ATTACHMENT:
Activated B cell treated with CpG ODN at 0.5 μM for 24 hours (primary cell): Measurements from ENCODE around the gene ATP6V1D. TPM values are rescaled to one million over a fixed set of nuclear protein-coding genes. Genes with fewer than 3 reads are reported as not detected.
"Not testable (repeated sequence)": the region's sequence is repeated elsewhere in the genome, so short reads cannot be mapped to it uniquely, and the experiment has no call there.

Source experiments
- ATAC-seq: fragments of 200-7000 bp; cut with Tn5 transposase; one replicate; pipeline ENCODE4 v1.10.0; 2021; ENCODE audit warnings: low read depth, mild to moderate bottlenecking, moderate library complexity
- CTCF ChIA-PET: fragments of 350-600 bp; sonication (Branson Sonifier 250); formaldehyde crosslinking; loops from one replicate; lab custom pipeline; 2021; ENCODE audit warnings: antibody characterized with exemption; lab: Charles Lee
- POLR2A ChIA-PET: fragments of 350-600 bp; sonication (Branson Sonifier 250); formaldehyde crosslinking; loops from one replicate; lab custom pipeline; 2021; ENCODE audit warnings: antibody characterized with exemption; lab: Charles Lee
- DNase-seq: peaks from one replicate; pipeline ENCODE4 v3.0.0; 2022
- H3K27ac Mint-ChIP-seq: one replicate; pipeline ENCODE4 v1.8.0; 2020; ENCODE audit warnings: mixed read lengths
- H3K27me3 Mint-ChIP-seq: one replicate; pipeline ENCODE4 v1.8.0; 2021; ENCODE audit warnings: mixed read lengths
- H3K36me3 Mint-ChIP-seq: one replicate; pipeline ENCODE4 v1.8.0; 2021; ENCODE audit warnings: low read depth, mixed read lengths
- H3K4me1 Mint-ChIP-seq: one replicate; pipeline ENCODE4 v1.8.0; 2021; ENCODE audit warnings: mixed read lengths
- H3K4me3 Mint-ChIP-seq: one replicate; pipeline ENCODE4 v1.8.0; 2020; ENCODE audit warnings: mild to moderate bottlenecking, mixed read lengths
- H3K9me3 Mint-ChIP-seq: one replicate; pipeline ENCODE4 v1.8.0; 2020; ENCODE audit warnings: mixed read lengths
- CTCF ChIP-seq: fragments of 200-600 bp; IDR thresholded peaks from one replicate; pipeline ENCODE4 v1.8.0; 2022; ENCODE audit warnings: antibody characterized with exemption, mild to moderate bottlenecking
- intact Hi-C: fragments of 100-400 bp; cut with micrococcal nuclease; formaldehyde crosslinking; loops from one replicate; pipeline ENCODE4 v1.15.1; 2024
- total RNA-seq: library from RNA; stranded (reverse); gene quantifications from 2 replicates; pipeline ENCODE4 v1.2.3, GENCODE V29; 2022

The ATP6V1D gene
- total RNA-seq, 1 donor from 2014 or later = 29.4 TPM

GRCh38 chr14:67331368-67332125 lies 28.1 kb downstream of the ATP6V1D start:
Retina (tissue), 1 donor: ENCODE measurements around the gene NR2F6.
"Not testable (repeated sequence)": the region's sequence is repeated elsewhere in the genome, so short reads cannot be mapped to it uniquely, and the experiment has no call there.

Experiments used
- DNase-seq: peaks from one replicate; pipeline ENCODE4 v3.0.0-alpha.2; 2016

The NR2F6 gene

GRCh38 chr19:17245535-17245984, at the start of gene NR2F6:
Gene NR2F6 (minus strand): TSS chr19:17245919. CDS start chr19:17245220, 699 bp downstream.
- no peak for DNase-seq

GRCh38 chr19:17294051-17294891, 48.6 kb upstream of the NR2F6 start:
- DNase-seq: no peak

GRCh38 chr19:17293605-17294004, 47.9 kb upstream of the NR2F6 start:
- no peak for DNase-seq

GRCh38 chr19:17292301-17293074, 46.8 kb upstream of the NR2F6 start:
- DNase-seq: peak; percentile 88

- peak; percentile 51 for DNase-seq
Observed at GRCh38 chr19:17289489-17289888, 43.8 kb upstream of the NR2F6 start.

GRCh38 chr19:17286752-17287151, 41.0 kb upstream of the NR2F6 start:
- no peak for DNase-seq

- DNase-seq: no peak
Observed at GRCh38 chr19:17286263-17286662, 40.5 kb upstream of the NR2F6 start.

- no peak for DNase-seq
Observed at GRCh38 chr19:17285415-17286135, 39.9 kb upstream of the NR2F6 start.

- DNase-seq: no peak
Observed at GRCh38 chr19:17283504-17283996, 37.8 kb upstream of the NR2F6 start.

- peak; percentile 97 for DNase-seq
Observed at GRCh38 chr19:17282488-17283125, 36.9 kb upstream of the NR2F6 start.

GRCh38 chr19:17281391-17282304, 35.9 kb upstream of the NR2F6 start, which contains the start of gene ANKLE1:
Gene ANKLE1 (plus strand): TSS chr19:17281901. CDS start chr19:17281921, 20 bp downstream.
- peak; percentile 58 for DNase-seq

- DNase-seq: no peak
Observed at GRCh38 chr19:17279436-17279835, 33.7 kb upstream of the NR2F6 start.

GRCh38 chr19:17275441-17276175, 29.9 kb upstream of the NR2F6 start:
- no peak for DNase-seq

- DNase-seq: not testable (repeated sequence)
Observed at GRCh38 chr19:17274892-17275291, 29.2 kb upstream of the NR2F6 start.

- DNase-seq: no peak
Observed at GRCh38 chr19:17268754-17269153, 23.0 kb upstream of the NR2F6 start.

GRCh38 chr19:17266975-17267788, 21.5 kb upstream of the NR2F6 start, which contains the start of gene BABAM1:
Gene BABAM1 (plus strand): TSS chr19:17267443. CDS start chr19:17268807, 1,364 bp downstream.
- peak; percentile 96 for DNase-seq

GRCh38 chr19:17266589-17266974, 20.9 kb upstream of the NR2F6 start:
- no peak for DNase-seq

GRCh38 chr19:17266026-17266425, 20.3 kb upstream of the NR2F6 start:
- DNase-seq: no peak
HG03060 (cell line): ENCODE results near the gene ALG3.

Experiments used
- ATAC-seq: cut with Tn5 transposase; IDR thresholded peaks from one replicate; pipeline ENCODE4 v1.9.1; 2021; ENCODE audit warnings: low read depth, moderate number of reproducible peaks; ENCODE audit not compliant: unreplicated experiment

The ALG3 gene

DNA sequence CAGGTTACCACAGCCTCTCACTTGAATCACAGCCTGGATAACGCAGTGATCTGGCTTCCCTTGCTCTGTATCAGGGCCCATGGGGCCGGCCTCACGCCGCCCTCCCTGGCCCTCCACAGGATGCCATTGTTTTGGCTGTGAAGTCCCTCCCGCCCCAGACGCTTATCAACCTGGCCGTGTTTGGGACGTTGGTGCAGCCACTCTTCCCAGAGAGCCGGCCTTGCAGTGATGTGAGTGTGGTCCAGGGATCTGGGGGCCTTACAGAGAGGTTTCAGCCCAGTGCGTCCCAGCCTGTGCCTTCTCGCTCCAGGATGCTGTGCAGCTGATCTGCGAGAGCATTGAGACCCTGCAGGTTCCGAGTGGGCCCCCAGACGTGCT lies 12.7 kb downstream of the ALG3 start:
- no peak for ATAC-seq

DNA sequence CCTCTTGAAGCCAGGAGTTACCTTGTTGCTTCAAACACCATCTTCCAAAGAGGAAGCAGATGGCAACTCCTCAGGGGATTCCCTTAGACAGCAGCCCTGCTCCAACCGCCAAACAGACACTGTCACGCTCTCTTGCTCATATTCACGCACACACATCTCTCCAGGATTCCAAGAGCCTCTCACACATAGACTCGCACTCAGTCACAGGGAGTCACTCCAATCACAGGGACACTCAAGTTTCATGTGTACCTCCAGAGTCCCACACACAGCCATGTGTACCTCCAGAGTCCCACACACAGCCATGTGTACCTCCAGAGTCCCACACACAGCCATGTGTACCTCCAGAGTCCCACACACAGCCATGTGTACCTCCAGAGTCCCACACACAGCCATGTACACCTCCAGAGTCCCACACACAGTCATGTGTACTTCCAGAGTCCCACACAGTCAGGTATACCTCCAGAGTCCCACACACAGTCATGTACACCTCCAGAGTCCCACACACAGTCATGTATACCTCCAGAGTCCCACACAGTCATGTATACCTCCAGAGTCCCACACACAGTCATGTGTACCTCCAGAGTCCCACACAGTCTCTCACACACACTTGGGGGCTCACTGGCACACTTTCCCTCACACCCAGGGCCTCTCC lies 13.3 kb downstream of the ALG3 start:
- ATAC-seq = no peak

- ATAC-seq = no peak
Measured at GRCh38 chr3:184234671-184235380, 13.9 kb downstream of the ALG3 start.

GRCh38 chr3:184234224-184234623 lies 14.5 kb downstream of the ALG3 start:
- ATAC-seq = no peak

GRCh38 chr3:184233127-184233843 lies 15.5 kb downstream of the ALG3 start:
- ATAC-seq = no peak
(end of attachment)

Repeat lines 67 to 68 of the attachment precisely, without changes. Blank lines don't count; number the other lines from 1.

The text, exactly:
The ALG3 gene

DNA sequence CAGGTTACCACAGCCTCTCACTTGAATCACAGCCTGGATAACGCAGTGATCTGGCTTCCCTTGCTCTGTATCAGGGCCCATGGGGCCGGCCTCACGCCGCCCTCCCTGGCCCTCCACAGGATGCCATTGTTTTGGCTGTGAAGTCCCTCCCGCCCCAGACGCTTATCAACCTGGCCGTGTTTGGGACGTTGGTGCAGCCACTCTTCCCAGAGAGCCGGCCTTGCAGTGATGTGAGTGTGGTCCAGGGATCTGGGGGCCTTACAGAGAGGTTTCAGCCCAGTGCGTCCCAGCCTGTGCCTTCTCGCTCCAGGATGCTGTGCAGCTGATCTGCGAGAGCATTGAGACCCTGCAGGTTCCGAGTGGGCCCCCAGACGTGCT lies 12.7 kb downstream of the ALG3 start: